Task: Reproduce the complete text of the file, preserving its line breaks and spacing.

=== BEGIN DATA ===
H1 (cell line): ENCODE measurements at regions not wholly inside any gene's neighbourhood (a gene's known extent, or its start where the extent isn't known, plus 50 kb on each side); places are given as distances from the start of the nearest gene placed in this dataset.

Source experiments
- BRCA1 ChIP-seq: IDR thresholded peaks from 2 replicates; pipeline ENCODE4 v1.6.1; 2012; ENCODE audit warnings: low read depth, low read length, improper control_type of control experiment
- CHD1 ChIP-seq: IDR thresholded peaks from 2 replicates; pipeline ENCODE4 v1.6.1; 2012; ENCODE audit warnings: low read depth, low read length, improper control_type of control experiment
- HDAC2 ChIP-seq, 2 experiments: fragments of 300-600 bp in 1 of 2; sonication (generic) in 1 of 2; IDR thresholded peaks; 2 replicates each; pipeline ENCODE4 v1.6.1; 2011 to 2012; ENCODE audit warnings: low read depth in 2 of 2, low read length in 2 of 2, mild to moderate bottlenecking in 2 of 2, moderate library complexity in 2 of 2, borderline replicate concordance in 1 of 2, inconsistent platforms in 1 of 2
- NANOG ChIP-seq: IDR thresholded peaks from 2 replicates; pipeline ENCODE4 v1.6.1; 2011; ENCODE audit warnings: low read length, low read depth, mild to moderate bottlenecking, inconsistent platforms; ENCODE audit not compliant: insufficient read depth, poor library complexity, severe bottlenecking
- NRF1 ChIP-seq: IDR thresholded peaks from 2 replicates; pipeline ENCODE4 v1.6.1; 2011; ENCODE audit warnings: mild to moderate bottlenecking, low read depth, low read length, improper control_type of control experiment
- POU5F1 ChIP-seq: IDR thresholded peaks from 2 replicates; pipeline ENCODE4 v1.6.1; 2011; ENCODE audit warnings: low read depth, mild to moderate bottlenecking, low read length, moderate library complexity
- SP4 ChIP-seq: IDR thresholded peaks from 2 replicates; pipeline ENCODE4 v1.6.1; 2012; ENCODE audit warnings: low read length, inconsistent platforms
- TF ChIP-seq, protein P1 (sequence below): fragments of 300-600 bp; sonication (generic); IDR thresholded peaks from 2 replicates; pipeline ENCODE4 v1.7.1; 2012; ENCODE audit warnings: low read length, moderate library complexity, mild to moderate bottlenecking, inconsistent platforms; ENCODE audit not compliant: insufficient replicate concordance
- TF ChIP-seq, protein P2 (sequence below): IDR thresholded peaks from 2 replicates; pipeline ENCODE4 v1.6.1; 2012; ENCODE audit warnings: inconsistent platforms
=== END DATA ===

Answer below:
H1 (cell line): ENCODE measurements at regions not wholly inside any gene's neighbourhood (a gene's known extent, or its start where the extent isn't known, plus 50 kb on each side); places are given as distances from the start of the nearest gene placed in this dataset.

Source experiments
- BRCA1 ChIP-seq: IDR thresholded peaks from 2 replicates; pipeline ENCODE4 v1.6.1; 2012; ENCODE audit warnings: low read depth, low read length, improper control_type of control experiment
- CHD1 ChIP-seq: IDR thresholded peaks from 2 replicates; pipeline ENCODE4 v1.6.1; 2012; ENCODE audit warnings: low read depth, low read length, improper control_type of control experiment
- HDAC2 ChIP-seq, 2 experiments: fragments of 300-600 bp in 1 of 2; sonication (generic) in 1 of 2; IDR thresholded peaks; 2 replicates each; pipeline ENCODE4 v1.6.1; 2011 to 2012; ENCODE audit warnings: low read depth in 2 of 2, low read length in 2 of 2, mild to moderate bottlenecking in 2 of 2, moderate library complexity in 2 of 2, borderline replicate concordance in 1 of 2, inconsistent platforms in 1 of 2
- NANOG ChIP-seq: IDR thresholded peaks from 2 replicates; pipeline ENCODE4 v1.6.1; 2011; ENCODE audit warnings: low read length, low read depth, mild to moderate bottlenecking, inconsistent platforms; ENCODE audit not compliant: insufficient read depth, poor library complexity, severe bottlenecking
- NRF1 ChIP-seq: IDR thresholded peaks from 2 replicates; pipeline ENCODE4 v1.6.1; 2011; ENCODE audit warnings: mild to moderate bottlenecking, low read depth, low read length, improper control_type of control experiment
- POU5F1 ChIP-seq: IDR thresholded peaks from 2 replicates; pipeline ENCODE4 v1.6.1; 2011; ENCODE audit warnings: low read depth, mild to moderate bottlenecking, low read length, moderate library complexity
- SP4 ChIP-seq: IDR thresholded peaks from 2 replicates; pipeline ENCODE4 v1.6.1; 2012; ENCODE audit warnings: low read length, inconsistent platforms
- TF ChIP-seq, protein P1 (sequence below): fragments of 300-600 bp; sonication (generic); IDR thresholded peaks from 2 replicates; pipeline ENCODE4 v1.7.1; 2012; ENCODE audit warnings: low read length, moderate library complexity, mild to moderate bottlenecking, inconsistent platforms; ENCODE audit not compliant: insufficient replicate concordance
- TF ChIP-seq, protein P2 (sequence below): IDR thresholded peaks from 2 replicates; pipeline ENCODE4 v1.6.1; 2012; ENCODE audit warnings: inconsistent platforms